The Boundary Estate 1890-1900
Timber Interpretation by Patrick Quinn and Colin Wharry
The Boundary Estate in Shoreditch, East London is one of the earliest, if not the first, social housing scheme in the world. It was built on the site of an old terrace slum at the turn of the last century. Designed by London County Council architects, its five-storey blocks of brick construction maintained the same density of the slum, but through section width and building adjacency, were able to capture more light and air, whilst providing for a greater amount of outdoor space.
Today there are half the number of households contained in the blocks as there were in 1900. Most of the apartments were knocked through and modernised in the 1960’s. For the 21st century, this proportion and flexibility is interpreted in timber using 1m deep laminated timber ‘A frames’, with pre-stressed waffle floor slabs to give bracing. Triangular solid timber service risers, that were informed from the old chimney positions also help to provide for lateral stability.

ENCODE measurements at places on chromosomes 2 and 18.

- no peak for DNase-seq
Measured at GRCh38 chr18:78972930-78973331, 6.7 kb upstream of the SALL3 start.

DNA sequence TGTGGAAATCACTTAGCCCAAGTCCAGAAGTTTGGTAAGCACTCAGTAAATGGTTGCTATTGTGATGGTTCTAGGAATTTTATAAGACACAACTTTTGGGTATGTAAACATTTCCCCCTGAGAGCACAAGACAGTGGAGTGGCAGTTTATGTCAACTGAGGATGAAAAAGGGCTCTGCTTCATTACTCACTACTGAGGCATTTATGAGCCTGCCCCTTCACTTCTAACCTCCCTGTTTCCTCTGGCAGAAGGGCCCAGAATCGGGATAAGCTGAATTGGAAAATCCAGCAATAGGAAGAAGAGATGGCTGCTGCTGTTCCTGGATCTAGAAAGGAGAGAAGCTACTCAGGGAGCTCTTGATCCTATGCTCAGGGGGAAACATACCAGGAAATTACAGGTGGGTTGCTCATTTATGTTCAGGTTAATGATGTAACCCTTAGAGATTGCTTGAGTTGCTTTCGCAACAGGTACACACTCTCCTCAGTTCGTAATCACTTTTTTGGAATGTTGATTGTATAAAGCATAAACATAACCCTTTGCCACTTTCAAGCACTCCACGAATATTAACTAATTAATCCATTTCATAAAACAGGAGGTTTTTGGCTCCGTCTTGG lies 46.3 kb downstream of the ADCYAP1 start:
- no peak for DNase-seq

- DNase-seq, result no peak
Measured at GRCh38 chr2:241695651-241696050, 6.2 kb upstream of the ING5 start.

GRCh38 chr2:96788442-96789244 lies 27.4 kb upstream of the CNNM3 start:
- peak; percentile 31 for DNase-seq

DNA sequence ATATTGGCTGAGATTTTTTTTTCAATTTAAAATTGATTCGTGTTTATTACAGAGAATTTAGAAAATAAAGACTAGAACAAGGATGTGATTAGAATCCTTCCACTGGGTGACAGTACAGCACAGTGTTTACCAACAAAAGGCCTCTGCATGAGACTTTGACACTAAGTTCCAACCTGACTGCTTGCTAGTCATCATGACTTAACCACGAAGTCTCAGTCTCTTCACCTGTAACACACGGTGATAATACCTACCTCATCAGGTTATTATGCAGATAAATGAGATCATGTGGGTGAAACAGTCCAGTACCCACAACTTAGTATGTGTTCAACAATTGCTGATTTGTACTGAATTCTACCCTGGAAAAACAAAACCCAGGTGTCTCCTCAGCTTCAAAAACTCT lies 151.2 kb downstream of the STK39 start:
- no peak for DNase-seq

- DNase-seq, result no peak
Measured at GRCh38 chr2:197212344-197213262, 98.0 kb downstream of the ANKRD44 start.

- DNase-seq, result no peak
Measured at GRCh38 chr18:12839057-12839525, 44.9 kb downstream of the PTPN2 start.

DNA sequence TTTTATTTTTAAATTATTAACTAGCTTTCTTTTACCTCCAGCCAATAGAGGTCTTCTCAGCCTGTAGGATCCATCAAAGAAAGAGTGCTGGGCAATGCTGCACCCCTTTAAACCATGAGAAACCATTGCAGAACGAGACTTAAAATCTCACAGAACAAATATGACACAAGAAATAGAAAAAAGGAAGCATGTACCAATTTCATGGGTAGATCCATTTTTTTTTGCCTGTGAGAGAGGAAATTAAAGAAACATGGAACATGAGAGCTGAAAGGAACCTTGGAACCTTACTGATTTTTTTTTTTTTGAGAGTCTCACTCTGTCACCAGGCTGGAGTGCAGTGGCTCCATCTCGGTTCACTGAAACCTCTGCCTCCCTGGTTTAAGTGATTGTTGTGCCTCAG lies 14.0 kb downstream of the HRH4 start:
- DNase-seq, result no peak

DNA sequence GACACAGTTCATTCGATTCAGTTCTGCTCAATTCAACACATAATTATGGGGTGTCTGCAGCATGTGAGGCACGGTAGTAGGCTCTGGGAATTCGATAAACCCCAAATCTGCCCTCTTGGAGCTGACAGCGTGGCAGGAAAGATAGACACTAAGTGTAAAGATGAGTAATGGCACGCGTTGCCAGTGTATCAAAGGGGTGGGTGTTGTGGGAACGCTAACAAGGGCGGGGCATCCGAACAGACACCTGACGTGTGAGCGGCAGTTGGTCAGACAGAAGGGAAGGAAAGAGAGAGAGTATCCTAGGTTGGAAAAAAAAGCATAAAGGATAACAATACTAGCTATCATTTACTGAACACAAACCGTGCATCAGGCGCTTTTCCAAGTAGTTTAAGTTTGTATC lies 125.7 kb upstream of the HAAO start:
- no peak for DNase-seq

The 3 and 4m wide bays are left open at intervals for communal stairwells. Serving no more than 10 households and allowing for social interaction on irregularly shaped landings, the stairwells divide the blocks into strings of short terraces that can be sub-divided vertically or horizontally.